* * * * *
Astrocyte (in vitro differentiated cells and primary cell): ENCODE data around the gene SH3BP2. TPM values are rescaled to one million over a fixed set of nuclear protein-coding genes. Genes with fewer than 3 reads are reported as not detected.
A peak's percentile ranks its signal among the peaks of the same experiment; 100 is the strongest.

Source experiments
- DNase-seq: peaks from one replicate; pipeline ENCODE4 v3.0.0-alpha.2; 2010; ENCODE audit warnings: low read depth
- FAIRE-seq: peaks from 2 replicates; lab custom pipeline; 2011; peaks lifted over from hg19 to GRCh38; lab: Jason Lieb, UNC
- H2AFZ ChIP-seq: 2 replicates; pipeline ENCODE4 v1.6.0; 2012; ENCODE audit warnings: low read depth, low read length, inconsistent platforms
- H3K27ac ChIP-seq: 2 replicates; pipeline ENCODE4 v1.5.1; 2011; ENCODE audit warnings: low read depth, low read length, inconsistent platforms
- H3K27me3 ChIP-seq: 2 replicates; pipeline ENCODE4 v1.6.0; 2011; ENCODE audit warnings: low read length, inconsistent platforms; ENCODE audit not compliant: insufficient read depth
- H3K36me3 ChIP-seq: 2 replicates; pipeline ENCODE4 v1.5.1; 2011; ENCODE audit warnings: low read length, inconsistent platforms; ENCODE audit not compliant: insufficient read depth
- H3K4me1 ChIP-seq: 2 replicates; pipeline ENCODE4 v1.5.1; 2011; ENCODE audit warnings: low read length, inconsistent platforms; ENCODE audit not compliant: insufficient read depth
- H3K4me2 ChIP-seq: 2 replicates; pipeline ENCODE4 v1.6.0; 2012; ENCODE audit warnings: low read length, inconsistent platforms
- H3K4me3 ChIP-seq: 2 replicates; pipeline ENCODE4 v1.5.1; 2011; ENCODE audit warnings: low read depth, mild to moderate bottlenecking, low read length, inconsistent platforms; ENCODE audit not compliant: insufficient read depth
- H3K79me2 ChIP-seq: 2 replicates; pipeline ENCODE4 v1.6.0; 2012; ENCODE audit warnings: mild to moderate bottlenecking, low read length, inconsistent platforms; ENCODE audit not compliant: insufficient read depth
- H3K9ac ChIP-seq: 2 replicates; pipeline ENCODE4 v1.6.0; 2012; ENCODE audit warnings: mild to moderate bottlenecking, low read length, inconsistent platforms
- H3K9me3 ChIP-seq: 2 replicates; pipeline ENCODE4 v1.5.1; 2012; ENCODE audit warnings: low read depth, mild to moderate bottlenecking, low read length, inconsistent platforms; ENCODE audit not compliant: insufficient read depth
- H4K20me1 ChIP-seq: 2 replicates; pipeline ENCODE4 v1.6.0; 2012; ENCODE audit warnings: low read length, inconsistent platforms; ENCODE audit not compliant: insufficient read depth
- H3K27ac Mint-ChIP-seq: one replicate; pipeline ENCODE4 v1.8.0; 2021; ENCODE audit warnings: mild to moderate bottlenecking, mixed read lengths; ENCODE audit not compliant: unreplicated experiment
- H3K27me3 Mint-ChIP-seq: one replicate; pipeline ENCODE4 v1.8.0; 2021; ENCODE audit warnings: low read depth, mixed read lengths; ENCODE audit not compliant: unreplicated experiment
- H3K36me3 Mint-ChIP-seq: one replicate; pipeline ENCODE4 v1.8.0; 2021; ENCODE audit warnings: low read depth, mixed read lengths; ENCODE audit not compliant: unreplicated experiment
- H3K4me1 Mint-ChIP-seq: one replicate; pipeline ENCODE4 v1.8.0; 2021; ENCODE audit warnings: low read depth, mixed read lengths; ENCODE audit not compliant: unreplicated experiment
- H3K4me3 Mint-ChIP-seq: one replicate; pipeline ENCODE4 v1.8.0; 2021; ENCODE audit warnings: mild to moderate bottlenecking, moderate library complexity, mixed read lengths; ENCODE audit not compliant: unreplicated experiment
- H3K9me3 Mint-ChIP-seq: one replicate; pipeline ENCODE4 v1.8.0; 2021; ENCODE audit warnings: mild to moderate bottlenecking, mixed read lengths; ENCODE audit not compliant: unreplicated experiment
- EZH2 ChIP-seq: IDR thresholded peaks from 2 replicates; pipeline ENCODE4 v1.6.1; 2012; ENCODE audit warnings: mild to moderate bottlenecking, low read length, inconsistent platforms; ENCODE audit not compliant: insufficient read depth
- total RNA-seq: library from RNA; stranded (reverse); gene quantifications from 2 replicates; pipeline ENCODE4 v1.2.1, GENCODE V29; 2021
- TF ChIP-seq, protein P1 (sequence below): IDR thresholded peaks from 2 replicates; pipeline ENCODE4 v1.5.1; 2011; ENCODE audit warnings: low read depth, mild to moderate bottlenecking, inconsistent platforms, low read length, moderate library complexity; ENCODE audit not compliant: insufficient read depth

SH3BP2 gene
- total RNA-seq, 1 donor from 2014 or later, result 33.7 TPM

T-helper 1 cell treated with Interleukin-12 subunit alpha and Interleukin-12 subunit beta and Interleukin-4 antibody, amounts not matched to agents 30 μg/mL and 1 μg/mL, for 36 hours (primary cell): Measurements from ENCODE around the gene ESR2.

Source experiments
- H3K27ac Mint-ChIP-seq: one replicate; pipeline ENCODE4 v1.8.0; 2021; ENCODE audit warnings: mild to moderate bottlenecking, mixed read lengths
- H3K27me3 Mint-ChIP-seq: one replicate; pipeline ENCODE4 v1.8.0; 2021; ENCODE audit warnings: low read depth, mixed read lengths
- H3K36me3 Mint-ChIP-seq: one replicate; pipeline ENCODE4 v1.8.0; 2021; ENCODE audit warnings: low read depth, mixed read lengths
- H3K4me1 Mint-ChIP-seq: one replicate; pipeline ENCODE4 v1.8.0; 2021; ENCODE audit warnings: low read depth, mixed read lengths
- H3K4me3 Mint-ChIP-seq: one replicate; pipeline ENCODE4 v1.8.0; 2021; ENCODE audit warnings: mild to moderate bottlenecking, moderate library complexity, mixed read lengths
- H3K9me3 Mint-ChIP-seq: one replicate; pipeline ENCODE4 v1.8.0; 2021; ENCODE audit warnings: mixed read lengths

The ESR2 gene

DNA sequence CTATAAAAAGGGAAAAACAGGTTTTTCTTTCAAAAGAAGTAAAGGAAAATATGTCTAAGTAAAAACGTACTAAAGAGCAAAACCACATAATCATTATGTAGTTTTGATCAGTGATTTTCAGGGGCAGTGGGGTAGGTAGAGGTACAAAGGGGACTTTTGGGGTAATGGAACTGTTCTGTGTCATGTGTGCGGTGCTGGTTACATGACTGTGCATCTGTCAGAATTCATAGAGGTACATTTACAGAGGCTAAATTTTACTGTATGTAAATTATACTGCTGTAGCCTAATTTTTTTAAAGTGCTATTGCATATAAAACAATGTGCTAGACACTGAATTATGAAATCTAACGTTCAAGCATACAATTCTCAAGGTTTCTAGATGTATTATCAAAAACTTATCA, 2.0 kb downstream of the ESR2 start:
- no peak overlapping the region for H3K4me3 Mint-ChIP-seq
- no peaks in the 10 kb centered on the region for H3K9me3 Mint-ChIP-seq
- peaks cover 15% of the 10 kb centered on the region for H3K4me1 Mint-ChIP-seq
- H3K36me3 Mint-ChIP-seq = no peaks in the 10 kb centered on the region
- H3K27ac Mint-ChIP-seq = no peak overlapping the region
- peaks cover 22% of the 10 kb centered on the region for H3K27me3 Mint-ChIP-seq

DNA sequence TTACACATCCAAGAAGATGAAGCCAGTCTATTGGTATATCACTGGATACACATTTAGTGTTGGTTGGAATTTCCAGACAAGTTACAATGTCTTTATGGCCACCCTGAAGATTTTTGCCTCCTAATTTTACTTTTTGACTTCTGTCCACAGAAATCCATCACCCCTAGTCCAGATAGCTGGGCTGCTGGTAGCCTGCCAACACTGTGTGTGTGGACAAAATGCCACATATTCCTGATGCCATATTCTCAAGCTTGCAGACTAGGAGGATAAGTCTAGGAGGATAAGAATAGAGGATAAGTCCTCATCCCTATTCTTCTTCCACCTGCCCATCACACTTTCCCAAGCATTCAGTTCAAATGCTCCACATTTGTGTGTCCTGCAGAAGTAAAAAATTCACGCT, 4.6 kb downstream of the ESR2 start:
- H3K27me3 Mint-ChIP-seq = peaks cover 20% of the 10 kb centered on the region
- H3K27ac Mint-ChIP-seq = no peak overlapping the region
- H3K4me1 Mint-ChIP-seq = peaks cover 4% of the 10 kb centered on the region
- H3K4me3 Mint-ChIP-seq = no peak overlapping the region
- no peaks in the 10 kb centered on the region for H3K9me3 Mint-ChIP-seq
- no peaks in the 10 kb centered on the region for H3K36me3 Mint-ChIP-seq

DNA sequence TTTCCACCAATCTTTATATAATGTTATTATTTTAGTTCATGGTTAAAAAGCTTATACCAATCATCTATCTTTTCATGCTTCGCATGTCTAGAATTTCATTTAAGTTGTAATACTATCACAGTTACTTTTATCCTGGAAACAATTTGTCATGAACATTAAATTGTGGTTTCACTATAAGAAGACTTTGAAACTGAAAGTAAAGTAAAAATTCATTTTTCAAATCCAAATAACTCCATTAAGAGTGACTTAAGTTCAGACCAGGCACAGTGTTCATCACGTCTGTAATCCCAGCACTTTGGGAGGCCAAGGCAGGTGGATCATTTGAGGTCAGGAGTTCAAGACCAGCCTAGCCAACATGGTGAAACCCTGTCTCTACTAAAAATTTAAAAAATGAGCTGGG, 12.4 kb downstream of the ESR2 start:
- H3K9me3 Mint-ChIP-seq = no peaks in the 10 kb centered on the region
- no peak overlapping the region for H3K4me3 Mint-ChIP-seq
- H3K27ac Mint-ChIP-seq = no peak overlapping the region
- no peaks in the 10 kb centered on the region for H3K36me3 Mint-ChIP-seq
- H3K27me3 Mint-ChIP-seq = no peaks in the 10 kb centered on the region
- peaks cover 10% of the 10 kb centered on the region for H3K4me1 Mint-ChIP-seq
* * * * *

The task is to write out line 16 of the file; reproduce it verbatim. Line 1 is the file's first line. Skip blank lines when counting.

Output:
- H4K20me1 ChIP-seq: 2 replicates; pipeline ENCODE4 v1.6.0; 2012; ENCODE audit warnings: low read length, inconsistent platforms; ENCODE audit not compliant: insufficient read depth